Tovah Feldshuh got off her trapeze last week to deliver some advice to the Jewish leadership: Breathe.
The four-time Tony Nominee (who broke my teenaged heart as Helena, the doomed Jewish resistance fighter, in “Holocaust“) in September assumed the role of Berthe in PIPPIN. Pippin’s grandmother spends time on a trapeze — at least in this production, I’ve never seen the show — and Feldshuh talked to JTA between on-stage appearances.
Impressively, considering the role’s physicality, she was not breathless. In fact, she seemed energized.
Which brings us back to her other mission: Getting the organized Jewish leadership to breathe.
Feldshuh is lending her voice to the endeavor of her friend, Bruce Wexler, a Yale University psychiatrist with experience in conflict dialogue.
Wexler, heeding U.S. Secretary of State John Kerry’s call on the Jewish grassroots in June to back his efforts to bring Israeli and Palestinian negotiators back to the table, has set up a website, The Time is Now for Peace, to encourage Jews to ask their leaders to give the talks the space to work.
Feldshuh told JTA she believes the leadership is dedicated to a peaceful outcome — but perhaps also needs to be nudged to hang back a bit.
“I would say to our leaders, you’re so brilliant, you’ve dedicated so much of your life to securing Israel, maybe the best route to survival is to let these peace talks take place without infecting the air with negative judgments,” she said.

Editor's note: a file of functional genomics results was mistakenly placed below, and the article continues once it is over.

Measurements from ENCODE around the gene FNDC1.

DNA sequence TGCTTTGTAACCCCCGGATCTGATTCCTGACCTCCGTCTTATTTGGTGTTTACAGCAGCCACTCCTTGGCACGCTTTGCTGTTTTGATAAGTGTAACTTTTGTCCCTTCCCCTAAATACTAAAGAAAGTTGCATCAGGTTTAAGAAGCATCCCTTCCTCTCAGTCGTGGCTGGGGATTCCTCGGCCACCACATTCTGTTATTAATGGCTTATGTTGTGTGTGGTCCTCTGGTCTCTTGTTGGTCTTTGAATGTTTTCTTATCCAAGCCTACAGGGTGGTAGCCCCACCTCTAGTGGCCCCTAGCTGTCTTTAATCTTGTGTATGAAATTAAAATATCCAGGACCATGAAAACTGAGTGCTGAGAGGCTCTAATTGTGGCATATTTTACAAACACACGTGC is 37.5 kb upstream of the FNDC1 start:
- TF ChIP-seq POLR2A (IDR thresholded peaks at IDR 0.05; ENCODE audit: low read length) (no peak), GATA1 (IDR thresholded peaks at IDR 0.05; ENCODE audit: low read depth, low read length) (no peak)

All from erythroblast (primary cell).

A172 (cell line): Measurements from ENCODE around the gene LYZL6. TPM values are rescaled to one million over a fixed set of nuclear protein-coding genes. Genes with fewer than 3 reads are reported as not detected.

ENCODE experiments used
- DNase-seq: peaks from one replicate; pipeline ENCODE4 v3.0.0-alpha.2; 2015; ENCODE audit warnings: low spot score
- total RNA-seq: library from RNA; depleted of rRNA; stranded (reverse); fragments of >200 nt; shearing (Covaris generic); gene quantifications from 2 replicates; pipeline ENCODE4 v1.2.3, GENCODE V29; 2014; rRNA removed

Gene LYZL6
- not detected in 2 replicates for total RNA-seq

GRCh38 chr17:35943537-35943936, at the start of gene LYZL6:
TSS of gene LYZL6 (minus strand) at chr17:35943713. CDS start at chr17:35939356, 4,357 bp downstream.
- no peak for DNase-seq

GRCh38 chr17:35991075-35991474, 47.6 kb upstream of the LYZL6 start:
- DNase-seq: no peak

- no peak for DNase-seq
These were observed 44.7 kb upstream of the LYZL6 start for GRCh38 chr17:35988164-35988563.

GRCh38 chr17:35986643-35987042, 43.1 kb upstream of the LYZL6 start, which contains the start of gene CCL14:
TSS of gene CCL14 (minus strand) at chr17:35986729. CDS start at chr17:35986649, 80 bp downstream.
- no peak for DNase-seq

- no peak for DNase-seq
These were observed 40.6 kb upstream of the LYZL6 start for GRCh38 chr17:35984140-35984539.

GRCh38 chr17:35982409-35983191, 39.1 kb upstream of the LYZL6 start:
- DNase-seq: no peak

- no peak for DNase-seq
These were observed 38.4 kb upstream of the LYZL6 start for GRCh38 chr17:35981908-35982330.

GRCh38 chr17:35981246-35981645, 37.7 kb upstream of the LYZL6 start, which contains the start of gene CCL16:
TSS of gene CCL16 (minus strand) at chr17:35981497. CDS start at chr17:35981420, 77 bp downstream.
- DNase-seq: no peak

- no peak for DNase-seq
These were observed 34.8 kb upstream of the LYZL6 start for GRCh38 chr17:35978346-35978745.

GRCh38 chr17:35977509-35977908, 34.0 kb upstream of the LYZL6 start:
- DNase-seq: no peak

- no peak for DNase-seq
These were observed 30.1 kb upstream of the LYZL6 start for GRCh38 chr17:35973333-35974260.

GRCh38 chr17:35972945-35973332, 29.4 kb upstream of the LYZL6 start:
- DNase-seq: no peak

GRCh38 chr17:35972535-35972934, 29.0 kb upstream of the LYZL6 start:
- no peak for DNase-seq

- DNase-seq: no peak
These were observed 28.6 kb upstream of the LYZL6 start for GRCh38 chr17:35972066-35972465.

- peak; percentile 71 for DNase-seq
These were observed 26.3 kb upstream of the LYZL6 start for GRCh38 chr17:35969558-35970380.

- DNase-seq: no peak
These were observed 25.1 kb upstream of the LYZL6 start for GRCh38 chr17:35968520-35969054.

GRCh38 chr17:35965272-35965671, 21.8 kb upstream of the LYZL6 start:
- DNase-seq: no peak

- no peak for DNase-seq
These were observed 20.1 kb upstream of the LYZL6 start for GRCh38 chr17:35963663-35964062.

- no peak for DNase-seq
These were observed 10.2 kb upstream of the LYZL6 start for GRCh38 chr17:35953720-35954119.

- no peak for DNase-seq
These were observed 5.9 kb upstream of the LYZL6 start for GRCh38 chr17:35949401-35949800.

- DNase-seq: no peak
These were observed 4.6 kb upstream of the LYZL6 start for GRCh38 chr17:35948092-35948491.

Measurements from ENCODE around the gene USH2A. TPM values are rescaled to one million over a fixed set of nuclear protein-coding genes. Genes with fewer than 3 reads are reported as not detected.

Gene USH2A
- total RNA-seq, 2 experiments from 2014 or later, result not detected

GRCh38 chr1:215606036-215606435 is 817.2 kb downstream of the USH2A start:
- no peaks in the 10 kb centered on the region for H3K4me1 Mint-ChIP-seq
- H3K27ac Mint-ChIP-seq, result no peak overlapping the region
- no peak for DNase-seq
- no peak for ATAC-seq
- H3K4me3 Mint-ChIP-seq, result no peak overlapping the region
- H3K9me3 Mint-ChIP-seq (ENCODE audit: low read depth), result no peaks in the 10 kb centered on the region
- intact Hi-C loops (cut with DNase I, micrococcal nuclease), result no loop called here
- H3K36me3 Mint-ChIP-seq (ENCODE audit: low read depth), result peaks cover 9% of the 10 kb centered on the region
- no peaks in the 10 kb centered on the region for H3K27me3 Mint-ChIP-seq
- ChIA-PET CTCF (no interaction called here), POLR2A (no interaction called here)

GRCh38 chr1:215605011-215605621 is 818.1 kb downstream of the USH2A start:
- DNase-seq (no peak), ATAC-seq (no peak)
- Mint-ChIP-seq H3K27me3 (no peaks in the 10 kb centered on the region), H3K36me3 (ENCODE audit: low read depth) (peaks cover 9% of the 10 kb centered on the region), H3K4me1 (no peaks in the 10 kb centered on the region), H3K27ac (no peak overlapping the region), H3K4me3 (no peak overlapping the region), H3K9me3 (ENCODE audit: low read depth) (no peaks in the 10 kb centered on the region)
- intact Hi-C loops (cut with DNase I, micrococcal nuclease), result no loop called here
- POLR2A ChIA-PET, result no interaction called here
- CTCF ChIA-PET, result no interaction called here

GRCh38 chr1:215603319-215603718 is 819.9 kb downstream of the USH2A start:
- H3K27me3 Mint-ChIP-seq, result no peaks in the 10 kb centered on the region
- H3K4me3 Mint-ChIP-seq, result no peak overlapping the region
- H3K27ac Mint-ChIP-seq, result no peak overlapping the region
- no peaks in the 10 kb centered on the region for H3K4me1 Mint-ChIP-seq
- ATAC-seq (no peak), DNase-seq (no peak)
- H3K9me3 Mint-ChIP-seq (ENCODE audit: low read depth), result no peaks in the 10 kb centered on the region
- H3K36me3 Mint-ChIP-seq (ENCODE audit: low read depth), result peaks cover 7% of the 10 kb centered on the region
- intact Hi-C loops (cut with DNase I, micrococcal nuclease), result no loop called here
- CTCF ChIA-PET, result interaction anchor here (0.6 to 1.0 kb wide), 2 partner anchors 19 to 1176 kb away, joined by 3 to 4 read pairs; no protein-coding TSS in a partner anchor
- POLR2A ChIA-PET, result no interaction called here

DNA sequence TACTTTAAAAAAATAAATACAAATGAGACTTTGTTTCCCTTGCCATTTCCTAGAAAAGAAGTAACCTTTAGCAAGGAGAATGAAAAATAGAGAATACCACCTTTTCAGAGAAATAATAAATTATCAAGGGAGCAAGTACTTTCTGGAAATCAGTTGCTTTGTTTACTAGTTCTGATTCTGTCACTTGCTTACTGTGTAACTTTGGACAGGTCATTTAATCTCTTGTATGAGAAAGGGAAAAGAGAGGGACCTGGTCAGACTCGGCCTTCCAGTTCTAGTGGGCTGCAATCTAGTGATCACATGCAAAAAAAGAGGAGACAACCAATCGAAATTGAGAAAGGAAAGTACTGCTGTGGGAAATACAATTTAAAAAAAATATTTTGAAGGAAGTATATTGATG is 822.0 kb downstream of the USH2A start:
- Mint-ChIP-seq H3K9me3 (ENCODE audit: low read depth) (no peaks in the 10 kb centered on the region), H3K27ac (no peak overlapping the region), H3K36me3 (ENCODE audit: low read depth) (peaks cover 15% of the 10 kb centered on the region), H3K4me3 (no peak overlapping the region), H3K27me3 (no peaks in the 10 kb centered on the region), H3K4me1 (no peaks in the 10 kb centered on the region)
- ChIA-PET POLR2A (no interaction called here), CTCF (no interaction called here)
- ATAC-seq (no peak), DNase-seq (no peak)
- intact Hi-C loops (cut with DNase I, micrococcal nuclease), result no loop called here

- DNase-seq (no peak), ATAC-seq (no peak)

Feldshuh didn’t name names, but a number of centrist pro-Israel groups earlier this month echoed Prime Minister Benjamin Netanyahu in blaming Palestinian recalcitrance for an impasse in the peace process after Palestinian negotiators resigned in the wake of new settlement start announcements. (Since then, Netanyahu pulled back some of the announcements and the talks appear to be back on track.)
Feldshuh’s contribution is her rendition of “Ki Va Mo’ed,” from Psalm 102:14 and which roughly can be translated as “The time is now.”
How does a song — even one in Hebrew, even one delivered by one of the greatest and most identifiably Jewish actresses of her generation — get folks to back making peace?
Feldshuh referred to her theatrical training. “The biggest thing a great teacher does is relax the throat and empty the breath,” she said. “‘Ki Va Mo’ed,’ it invites you to come into a peace process by giving your breath and your love and your sound in the cause of peace.”
Here’s the song:
And here’s Feldshuh, explaining her decision to back Wexler’s bid, and sneaking in a little Golda Meir. (Her other recurring appearance these days is in Golda’s Balcony.)